Khawar Naveed Bhatti
Khawar Naveed Bhatti (before) and after Image Credit: Supplied

It’s a theory of relativity. If you are used to being fit and fast on your feet and an injury lays you out, you feel the change more accurately than if you had been a couch potato all along.

In 2010, Khawar Naveed Bhatti suffered an ACL (anterior cruciate ligament) – which helps stabalise knee joints – tear, which meant he had to let go of his usual football time. Unfortunatley for him, his hunger pangs had not been affected by his sudden decrease in activity, resulting in a steady gain of weight.

When two years later, Bhatti’s affected knee felt well enough for him to indulge in some more game time, he faced a new problem. “Because I was putting weight on one knee for more than a year, the other knee got affected by it,” he explains in an interview with Gulf News. His other knee suffered an ACL tear as well.

“I wanted to lose weight and put less pressure on my knees as well. But to lose weight I would be expected to do cardio stuff and to use my knee, so that was a main blocking point for me for a very long [time],” he says.

By May of 2019, Bhatti, whose height is 5 feet-10 inches, weighed 103kg. “Clearly, I needed a change,” he says.

Khawar Naveed Bhatti
Khawar Naveed Bhatti (before and after) Image Credit: Supplied

Ray of hope

It began with a pact with his Dubai friends. “I had a talk with a few of my friends here, who have [over time also] put on weight. We made a pact with each other that we’ll try to do something about it in 4 months,” he says. At the time, he was in the UK for an MBA, his classes were completed and he was working on his dissertation. It was also time for the fasting month of Ramadan. “I was having only one meal per day…it worked for me,” he says. “I ended up losing about 8kg.”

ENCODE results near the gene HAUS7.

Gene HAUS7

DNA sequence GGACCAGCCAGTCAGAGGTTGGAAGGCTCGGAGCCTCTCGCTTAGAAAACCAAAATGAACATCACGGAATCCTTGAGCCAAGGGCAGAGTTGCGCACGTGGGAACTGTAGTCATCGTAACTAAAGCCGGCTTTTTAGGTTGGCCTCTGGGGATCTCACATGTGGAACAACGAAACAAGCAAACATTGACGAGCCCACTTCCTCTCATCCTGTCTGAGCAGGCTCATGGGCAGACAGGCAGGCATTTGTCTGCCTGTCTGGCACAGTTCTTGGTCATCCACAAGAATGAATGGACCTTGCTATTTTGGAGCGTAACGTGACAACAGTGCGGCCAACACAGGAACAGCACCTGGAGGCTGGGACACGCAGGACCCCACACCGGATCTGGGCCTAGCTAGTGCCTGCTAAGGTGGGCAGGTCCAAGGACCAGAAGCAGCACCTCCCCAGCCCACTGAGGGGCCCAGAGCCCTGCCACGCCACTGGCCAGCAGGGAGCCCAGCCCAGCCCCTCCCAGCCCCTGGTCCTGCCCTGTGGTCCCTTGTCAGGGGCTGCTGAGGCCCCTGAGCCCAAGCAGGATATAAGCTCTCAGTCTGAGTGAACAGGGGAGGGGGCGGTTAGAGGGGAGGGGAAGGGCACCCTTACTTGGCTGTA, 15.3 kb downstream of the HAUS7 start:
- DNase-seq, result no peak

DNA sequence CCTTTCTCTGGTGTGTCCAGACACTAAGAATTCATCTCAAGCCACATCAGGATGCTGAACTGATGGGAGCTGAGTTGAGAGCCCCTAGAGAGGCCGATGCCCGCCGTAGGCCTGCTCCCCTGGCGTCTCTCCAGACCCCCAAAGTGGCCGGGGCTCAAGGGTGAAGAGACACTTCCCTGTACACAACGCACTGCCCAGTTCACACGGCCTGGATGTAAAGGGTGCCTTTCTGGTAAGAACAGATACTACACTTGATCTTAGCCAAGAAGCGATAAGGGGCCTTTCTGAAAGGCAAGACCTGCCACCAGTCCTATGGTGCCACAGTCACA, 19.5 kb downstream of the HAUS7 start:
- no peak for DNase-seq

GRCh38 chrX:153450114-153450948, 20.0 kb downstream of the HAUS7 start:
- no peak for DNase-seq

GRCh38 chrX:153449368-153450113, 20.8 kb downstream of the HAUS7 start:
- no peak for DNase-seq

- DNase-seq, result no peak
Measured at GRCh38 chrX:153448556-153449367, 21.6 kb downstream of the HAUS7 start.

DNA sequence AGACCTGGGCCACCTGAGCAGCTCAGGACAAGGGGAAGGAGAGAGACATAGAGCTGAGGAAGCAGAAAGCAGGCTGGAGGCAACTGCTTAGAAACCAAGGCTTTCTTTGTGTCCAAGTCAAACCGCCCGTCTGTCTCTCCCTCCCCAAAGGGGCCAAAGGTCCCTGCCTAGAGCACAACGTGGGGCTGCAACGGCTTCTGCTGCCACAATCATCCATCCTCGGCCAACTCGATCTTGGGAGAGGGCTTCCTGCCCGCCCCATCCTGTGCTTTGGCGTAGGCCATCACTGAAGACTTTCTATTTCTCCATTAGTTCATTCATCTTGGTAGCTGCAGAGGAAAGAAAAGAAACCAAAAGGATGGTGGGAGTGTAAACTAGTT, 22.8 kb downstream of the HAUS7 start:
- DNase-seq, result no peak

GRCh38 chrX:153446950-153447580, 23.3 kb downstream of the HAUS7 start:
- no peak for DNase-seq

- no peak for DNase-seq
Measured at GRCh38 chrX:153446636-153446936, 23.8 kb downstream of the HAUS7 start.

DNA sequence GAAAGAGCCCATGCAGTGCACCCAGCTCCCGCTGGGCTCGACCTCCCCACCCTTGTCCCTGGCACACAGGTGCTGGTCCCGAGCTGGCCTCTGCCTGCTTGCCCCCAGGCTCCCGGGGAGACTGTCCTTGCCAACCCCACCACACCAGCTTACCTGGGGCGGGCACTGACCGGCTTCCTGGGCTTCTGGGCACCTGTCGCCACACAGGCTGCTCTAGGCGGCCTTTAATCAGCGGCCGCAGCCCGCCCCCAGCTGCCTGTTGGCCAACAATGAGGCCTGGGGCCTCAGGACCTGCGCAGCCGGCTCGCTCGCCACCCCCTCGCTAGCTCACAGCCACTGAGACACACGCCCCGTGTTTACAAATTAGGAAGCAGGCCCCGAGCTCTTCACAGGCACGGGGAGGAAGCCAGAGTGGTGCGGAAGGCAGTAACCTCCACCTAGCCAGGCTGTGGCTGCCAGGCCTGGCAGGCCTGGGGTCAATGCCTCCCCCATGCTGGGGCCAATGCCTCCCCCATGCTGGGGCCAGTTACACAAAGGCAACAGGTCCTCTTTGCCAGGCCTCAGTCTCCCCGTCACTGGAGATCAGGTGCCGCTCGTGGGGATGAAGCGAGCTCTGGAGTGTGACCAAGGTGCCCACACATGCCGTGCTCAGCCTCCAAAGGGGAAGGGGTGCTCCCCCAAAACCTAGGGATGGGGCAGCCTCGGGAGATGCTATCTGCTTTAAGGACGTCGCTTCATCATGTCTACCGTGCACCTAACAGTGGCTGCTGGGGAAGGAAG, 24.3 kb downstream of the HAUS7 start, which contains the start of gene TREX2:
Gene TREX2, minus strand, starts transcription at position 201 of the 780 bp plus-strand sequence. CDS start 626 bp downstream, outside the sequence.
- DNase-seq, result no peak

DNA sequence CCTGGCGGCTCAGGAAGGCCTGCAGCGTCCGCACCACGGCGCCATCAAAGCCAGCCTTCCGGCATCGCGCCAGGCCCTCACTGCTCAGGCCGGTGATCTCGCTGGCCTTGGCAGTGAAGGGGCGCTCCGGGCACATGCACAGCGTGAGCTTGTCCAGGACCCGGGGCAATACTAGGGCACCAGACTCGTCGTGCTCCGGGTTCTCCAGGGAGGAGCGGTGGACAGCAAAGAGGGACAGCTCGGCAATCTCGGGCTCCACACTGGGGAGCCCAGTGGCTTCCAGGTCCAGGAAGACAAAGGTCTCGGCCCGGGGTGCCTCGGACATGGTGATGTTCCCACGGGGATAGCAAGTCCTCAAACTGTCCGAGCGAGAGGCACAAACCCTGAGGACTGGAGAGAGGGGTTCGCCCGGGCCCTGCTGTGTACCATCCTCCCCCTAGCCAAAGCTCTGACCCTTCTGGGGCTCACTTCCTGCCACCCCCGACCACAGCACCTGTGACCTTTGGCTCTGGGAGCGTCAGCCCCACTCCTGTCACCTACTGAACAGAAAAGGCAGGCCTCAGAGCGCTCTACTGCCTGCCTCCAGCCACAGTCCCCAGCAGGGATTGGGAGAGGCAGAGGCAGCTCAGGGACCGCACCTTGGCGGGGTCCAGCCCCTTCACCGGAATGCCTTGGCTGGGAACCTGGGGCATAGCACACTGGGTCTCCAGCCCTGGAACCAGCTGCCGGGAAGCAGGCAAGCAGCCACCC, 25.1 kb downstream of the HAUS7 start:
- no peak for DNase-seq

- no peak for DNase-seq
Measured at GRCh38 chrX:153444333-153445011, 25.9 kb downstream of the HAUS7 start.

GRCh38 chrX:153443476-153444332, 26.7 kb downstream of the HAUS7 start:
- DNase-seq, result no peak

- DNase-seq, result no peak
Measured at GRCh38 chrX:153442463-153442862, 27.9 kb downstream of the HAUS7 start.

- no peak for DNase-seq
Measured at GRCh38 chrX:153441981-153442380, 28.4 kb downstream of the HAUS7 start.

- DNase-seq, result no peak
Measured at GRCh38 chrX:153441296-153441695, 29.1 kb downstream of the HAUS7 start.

Intermittent fasting

Motivated to see what would happen next, he started going to a gym and researching intermittent fasting. “I was looking at a lot of YouTube videos on intermittent fasting, which is basically the diet I follow. It is 1,000 calories for lunch and 500-700 calories for dinner and within that time [frame],” he says.

Bhatti found that all the successful weight-loss testimonials he would come across had one thing in common: the subjects were all consistent. “If you are going to do a diet have it be something you can carry on, so you should not be giving up the foods you like,” he explains.

What about the knees?

Didn’t the knee issues crop up though? “I found that when you are on the heavier side as I was, cardio is not actually very effective. Weight training is what matters. Cardio would just burn fat but weight training turns the fat into muscle, that's better and that way there is less stress on the knees,” he says.

Five months on, Bhatti, who has returned to Dubai, is down to 76.5kg. That’s a loss of 26.5kg.

All this was only possible, says Bhatti, because he had a lot of time on his hands.

So what happens when he’s employed, tied down to a 9 to 5? “This is a lifestyle change, my plan was that one I get to between 70-75kg I can maintain it by watching my weight regularly. It will be tough for sure, but anytime I think I'm slipping to above 75, all I need to do is look at my old pictures and remind myself of the effort it took,” he laughs.

It is after all a relative thing; once you are lithe, giving it up is difficult.